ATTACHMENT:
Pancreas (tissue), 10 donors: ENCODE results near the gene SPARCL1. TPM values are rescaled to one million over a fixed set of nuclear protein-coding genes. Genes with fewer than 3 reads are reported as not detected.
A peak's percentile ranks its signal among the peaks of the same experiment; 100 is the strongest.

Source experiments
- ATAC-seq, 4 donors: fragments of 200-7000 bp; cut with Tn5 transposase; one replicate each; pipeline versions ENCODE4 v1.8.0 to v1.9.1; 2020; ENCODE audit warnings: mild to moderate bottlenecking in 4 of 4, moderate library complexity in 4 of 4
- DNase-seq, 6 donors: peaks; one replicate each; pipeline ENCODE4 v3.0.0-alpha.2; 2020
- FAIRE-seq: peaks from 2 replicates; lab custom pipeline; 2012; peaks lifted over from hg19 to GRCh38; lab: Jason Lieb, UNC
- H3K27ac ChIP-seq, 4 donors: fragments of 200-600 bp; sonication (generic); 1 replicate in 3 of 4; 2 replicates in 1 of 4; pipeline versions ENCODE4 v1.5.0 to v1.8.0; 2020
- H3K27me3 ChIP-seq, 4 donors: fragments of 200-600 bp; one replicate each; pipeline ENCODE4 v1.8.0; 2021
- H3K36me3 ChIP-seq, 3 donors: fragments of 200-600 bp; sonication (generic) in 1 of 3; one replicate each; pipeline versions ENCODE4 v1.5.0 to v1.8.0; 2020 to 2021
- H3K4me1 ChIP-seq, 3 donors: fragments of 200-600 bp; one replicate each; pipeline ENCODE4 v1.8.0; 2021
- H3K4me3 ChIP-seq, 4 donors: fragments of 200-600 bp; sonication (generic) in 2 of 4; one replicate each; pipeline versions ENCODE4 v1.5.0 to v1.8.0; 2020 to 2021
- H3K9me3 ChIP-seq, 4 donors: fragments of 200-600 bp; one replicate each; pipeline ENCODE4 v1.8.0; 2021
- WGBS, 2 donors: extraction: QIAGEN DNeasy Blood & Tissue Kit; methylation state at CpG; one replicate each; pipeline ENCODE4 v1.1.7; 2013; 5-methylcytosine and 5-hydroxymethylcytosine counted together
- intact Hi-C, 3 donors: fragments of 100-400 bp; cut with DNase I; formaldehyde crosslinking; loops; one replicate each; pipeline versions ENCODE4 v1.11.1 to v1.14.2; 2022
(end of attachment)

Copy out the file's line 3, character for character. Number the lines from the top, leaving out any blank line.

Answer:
Source experiments